Regardless of how you look at the numbers, it’s no surprise that those in the sandwich generation are feeling the pinch especially if they’re not on track to be where they should be with regards to retirement. The numbers in the Pew study do not support the belief that there is a huge need to care for aging parents now. However, they did point out that 75 percent of adults feel a responsibility to provide financially to an aging parent who is in need.

As boomers’ parents age even more this will present a growing unique challenge for those in the sandwich generation. This situation is not without hope however, as it provides an opportunity for boomers to make wise decisions now that will positively impact both their and their parents’ financial futures.

How to Help Parents Who Aren’t Retired Yet

If you’re in the sandwich generation and your parents aren’t retired yet or are just newly retired you need to have one focus – helping your parents think through how to mitigate expenses now, plan for their future care, and protect their assets.

With the cost of healthcare rising this preparation really should begin with looking at Long Term Care (LTC) options. No one likes to think about needing LTC insurance, but acting now is likely one of the wisest decisions they can make – not to mention potentially for yourself depending on your age. If your parents are 65 or older they actually have the potential to benefit from a tax perspective by purchasing LTC insurance now as outlined in the graph below.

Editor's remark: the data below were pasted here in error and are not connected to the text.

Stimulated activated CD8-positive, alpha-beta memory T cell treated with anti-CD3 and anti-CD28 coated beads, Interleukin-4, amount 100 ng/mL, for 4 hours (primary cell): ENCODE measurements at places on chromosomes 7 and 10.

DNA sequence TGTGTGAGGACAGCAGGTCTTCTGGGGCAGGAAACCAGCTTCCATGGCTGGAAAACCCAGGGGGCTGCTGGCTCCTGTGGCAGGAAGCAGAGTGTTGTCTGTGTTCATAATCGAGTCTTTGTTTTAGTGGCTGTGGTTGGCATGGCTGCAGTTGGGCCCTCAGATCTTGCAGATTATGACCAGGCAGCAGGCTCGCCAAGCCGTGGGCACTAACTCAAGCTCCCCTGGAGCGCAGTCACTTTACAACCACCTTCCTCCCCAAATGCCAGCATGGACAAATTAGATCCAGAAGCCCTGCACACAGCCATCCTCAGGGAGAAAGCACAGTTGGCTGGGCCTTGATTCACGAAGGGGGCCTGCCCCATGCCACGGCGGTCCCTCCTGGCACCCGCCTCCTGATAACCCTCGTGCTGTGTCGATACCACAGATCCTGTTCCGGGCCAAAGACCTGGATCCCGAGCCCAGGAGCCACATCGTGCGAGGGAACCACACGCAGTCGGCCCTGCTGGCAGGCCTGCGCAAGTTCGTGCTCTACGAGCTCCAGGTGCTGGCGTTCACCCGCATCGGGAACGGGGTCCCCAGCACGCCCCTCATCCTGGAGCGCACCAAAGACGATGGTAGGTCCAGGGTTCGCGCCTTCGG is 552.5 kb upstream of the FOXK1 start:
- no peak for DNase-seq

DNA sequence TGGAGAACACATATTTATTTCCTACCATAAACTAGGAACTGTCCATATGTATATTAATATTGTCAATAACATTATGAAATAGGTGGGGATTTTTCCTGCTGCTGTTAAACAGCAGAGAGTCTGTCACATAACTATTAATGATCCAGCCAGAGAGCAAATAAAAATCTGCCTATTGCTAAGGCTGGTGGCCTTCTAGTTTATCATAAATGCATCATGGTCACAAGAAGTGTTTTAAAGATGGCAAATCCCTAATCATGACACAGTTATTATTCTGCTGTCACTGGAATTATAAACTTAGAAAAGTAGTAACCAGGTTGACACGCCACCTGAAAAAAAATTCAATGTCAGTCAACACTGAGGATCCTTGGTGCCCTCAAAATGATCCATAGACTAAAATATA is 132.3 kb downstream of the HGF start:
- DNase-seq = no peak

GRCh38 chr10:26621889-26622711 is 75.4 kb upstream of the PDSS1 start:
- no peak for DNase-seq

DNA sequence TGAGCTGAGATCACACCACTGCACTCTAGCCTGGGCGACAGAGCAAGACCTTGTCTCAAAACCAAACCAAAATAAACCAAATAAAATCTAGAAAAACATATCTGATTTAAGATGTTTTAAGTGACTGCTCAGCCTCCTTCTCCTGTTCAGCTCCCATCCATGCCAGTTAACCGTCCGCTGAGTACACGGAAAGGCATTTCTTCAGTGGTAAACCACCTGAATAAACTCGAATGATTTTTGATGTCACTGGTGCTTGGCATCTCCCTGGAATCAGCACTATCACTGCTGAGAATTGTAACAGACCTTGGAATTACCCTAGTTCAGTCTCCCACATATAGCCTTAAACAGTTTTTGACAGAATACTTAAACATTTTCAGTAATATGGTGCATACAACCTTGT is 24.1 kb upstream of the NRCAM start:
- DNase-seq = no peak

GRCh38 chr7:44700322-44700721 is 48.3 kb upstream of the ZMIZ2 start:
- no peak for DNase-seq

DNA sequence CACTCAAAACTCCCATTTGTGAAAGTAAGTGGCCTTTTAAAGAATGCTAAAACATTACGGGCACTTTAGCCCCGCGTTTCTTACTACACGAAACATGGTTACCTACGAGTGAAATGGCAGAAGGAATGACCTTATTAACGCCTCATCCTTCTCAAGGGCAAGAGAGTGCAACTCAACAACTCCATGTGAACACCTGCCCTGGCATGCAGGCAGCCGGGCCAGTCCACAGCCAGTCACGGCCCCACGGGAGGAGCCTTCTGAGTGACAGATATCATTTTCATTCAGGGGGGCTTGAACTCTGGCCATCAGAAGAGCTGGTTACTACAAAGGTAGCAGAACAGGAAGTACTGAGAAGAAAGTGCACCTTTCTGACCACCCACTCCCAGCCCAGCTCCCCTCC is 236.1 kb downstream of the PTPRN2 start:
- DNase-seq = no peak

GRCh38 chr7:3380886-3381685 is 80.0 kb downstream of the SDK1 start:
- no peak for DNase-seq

PC Graph 2
In addition to looking at LTC insurance, this should also be a time to encourage your parents to max out their 401(k) accounts as well as any additional retirement accounts they might have. This will possibly need to be done in consultation with a tax professional in order to determine what will suit them best from a tax perspective.

The planning doesn’t stop there, as you will also want to look at the likelihood of helping your parents establish a Trust. Trusts come in many forms and fashions and can be as complex as you like but the ultimate point is to engage in estate planning that mitigates tax issues and protects assets.

If your parents think they don’t need a Trust because they don’t consider themselves rich, think again. Trusts are worth looking at around the level of $100,000 or more in assets. Again, this is all with the point to help them protect their own assets, have the final say in their wishes and really should be an encouragement to you as the child to begin to get your retirement house in order.

In The Moment

As your parents get older the likelihood is only going to increase of them needing your assistance. This can be increasingly scary when you factor in the cost of assisted living, which ranged anywhere from $2,700 to almost $3,800 per month. Depending on your parent’s financial situation, this raises the possibility of them needing to either live with you or for you to financially provide for their care in some way.

PC Graph 3